The Philippines’ The Only Way is Up of the Alternative Indigenous Development Foundation Inc.’s (AIDFI) Ram Pump Project is the winner of the BBC World Challenge 2010. Based in Negros, the initiative uses the power of a river’s flow to literally push water uphill without any other energy source.
The hydraulic ram pump has been around for a couple of centuries but has failed to date to realize its potential. AIDFI is determined to see it come into its own and has devised a way of using the pump which has proved a boon for poor villagers living in mountainous regions. The ram pump can save both hours of back breaking work carrying water uphill and cash where expensive water pumps are replaced. AIDFI has introduced the pump to over 170 villages and has plans to spread the benefits far and wide among poor communities.
Now in its sixth year, BBC World Challenge is more popular than ever with more than 167,000 people around the world voting online for their favorite finalist – up 40,000 on last year’s votes. This year 800 nominations were received from over 70 countries from which the final 12 projects featured in World Challenge 2010 were selected. The final program airs on BBC World News this weekend, showcasing the presentation ceremony hosted by the BBC’s award-winning presenter Zeinab Badawi. The Only Way is Up Project will receive a US$20,000 prize grant from Shell. Details will also appear in Newsweek magazine.
Two runner-up projects will each be awarded US$10,000 by Shell. The first runner-up is Pass It On, a Peruvian initiative from Sierra Productiva a federation of small –scale subsistence farmers teaching organic techniques to dramatically improve production from both livestock and crops. Second runner-up is A Class Apart, a project from Guatemala with the aim of building a school from recycled waste such as car tyres and bottles.
Paul Gibbs, head of programs, BBC World News says: “The World Challenge competition is a deserved favourite with BBC World News viewers. The competition continues to highlight these fantastic projects and raise awareness globally in the field of sustainable development.”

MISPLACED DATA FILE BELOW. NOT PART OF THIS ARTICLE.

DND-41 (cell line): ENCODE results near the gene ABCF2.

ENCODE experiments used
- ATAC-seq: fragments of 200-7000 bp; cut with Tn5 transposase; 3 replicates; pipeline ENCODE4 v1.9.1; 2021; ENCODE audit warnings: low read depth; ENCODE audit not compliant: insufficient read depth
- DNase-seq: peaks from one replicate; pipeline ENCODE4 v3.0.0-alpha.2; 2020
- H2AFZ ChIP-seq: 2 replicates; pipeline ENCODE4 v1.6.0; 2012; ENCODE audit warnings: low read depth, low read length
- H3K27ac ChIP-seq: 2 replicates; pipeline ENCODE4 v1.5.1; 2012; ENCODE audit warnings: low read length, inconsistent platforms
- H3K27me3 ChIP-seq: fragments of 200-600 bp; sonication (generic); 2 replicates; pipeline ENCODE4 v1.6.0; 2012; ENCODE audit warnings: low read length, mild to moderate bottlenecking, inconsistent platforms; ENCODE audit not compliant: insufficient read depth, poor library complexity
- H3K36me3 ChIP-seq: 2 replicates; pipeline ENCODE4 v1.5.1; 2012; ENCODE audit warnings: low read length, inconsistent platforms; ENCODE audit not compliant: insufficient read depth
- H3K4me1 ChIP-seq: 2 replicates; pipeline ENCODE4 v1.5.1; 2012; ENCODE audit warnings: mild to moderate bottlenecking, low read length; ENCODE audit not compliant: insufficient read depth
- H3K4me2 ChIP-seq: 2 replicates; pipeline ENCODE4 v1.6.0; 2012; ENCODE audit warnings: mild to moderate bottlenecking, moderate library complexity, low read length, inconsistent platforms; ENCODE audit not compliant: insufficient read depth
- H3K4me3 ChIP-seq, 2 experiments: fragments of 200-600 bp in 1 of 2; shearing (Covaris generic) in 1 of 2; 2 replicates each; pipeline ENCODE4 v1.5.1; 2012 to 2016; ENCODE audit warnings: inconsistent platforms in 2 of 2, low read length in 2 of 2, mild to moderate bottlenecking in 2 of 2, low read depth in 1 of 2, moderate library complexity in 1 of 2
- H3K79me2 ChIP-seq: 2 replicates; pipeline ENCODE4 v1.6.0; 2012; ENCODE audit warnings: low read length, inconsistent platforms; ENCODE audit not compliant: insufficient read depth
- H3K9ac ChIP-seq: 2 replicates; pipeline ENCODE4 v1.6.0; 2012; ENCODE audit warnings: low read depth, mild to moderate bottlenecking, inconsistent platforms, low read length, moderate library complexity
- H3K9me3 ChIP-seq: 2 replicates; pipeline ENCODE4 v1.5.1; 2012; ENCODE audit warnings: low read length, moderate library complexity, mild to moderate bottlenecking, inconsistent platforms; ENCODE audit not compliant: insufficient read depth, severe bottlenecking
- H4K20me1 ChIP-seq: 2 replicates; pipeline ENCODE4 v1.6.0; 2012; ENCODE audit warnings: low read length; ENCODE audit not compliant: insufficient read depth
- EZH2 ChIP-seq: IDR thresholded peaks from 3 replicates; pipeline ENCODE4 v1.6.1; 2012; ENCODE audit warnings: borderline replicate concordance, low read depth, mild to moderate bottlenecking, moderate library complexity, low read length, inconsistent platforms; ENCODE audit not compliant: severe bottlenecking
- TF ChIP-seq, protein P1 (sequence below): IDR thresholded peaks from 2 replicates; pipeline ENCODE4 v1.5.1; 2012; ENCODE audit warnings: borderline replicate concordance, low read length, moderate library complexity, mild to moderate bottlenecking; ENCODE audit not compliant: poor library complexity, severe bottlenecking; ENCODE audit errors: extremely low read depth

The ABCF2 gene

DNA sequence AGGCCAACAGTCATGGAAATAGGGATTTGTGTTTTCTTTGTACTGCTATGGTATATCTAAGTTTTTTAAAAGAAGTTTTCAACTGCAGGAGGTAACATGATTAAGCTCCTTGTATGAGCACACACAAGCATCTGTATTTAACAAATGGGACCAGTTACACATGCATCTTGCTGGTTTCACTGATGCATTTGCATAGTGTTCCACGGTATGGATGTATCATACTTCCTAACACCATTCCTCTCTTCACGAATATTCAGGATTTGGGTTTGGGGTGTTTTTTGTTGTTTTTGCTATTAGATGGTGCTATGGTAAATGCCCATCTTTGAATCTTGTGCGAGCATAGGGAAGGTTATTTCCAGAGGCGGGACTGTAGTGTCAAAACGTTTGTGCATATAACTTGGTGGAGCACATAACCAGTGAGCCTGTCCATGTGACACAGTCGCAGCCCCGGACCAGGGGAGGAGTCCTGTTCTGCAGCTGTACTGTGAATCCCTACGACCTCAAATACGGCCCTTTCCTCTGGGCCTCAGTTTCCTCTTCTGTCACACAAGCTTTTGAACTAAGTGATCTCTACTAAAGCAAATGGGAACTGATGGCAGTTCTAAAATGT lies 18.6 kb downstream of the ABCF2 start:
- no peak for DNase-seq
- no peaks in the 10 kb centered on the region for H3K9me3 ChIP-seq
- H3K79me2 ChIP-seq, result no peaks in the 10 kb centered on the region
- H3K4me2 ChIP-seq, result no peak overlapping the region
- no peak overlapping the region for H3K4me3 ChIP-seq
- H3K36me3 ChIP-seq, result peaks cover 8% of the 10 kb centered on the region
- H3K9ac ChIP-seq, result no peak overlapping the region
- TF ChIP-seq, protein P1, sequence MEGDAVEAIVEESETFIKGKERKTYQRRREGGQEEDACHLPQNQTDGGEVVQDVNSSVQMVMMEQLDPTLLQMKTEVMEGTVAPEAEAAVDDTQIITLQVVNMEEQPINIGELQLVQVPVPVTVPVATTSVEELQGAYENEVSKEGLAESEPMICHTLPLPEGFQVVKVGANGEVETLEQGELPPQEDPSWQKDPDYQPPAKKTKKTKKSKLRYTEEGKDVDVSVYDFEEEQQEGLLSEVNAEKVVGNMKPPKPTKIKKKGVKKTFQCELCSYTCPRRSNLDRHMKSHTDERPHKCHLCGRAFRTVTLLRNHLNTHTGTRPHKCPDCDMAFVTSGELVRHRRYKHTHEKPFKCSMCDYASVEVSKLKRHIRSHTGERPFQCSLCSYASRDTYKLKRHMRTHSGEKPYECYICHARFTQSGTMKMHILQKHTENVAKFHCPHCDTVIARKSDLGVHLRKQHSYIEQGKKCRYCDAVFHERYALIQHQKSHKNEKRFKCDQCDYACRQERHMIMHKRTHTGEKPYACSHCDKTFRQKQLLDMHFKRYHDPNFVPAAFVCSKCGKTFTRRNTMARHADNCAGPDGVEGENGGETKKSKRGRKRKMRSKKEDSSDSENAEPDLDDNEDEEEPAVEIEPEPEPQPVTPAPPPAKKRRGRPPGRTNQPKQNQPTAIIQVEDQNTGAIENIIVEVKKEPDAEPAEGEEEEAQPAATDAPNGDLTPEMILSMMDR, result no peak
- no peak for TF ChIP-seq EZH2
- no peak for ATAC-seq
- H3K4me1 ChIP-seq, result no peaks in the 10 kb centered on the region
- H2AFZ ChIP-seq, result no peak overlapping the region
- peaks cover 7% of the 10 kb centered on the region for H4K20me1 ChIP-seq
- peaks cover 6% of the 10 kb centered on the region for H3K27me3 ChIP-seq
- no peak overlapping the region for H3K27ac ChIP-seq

Rhona Murphy, Publisher and Managing Director, Newsweek International says: “World Challenge underlines international support for individuals and groups showing an entrepreneurial approach to environmental and community-driven projects. We hope that through World Challenge, more people will be inspired to put similar ideas into action.”
Malcolm Brinded, executive director of the Upstream International Business, Shell said: “Access to energy is critical to driving development and improving people’s quality of life. This year’s winner of World Challenge, a hydraulic pump delivering water to remote villages, could not be a clearer demonstration of that. At Shell, we are committed to using new technology to deliver a lower carbon energy future, and it’s exciting to see that same ambition in action in the World Challenge competition.”
World Challenge is a global competition rewarding grass roots projects that give something back to their communities. It is run by BBC World News, the BBC’s international news channel, and Newsweek, the weekly global current affairs magazine, in association with Shell. This year’s series included a special program, World Challenge: Down To Business, which saw sustainable business advisor Leo Johnson visit two previous finalists to give them business advice to help raise global awareness of their projects.
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3 thoughts on “Philippine NGO’s hydraulic pump wins BBC World Challenge”
Thanks for your support in winning the BBC World Challenge. We are open for doing projects in Mindoro…….
Kudos to the winners of this BBC competition; just goes to show the capability of our people to meet worthy challenges with flying colors. Hopefully this will have national application so as to benefit the broad base of our suffering countrymen.
Will Mindorenos, through its provincial government’s initiative, copy, adapt and implement this hydraulic pump for use by our own people?